Pursuing Confidential Job Search Alternatives Off the Grid

Alternatives for Confidential Job Hunt http://andybrandt531.comFifth and Final Part of the Series, with Summary and Reading List

If you are in a confidential job search, one way to keep your search a secret is to do some of it away from the internet where your colleagues won’t see social media reports of what you are doing. It’s not a perfect solution, as we’ll see. But sometimes it’s helpful to go “old school.”

Your public library

If you haven’t already done it, get a library card from your local library. In many places, you can use that card county or state-wide

Check to see if your local libraries (town, city-wide, county and state) have a business reference section with its own reference librarians. Many libraries subscribe to business databases, such as Reference USA, Moody’s, Dun and Bradstreet, and business journals. These are great resources for researching potential employers and, often, access is free for library patrons. With your library card number, you might be able to use these databases from home, too.

Your library may also have a wealth of books on job hunting, résumé and cover letter writing, using LinkedIn, and almost anything else. Be sure that the books reflect recent changes and ideas. LinkedIn and other social media change so often that many books offering directions on how to use them are partially out-of-date by the time they leave the print shop.

If you can’t find the resources you need in a public library, also check your area colleges and universities. Some may have special resources too expensive for local libraries, and they have full reference staffs, too. You may need to pay a modest fee for complete access to the resources.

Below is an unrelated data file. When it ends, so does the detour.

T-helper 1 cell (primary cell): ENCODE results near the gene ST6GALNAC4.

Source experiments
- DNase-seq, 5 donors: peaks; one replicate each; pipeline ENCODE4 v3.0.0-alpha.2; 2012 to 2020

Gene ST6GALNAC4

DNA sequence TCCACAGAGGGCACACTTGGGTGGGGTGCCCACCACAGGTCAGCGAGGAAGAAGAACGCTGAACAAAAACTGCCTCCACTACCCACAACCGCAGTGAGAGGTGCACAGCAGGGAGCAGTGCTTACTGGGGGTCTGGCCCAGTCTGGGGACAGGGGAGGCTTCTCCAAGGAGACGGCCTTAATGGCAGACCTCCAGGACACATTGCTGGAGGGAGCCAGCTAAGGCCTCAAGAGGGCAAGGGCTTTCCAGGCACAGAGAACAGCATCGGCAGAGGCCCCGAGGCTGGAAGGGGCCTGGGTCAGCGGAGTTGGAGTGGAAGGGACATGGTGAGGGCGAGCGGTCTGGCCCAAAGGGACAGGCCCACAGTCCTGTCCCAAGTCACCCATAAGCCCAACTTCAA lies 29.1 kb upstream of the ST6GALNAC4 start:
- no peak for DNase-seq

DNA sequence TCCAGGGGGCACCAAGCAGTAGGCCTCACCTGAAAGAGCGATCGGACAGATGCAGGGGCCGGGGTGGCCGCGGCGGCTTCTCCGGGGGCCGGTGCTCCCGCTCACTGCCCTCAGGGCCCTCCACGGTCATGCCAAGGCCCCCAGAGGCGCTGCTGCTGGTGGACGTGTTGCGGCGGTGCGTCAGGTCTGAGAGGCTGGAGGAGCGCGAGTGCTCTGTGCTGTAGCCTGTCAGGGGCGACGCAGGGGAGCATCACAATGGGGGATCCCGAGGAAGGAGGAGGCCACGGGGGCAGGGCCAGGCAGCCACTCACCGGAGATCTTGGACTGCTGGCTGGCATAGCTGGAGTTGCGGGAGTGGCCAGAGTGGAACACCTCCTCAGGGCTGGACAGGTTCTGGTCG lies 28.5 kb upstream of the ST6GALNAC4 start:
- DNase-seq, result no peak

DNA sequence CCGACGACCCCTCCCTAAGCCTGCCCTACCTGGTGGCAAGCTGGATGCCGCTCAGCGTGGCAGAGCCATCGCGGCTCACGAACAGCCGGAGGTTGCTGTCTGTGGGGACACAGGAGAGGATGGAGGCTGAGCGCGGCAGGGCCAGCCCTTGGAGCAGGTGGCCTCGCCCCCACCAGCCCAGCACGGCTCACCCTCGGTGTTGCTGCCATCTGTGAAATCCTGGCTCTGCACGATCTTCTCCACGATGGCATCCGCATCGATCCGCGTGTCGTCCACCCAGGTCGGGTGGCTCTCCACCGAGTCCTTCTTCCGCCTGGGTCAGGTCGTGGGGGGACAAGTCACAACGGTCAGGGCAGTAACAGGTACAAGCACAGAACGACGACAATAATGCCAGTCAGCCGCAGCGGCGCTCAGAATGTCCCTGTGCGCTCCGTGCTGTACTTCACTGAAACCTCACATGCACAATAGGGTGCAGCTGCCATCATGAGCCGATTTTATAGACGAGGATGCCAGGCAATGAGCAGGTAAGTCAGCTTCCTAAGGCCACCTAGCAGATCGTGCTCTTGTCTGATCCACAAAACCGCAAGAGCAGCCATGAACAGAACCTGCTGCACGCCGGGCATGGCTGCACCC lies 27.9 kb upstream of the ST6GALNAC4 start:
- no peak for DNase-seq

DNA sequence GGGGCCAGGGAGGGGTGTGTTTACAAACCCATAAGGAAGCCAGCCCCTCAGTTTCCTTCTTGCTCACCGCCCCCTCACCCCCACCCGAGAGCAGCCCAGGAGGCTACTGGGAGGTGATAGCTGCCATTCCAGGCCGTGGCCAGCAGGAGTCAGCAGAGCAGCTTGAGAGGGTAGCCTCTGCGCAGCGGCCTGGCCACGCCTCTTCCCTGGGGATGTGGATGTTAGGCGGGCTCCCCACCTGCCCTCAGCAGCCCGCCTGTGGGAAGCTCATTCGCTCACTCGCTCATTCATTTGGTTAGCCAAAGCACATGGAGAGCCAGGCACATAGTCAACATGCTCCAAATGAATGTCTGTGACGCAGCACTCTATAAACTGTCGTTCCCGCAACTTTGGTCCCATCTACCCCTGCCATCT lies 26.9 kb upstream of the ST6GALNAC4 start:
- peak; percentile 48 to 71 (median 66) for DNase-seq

Any books you can’t find in your library, you can find purchase online on Amazon, Barnes & Noble, and other retailers or e-book sites. With reader software on your phone or tablet or e-book reader, you can bring books to work to read during breaks, lunch, and during commutes (unless you’re driving, of course, which is when audio books are better). With e-books, you also don’t have to worry about co-workers checking the cover to see what you’re reading.

Your state Department of Labor

In the United States, your state’s Department of Labor office, unemployment office or career center may have some unique tools for job hunting. Unfortunately, these offices are not usually set up for a confidential job search.

State job services are usually focused on getting people off unemployment and may be less helpful for currently employed people. Also, some services are designed to help hourly workers rather than executive or freelance workers.

What they might offer, instead, is public information on job hunting services, knowledge of state programs in specific fields (such as technology), and lists of local networking resources. Ask if there are public databases that could be helpful for researching local employers. If you were in the military service, they may offer special services for veterans.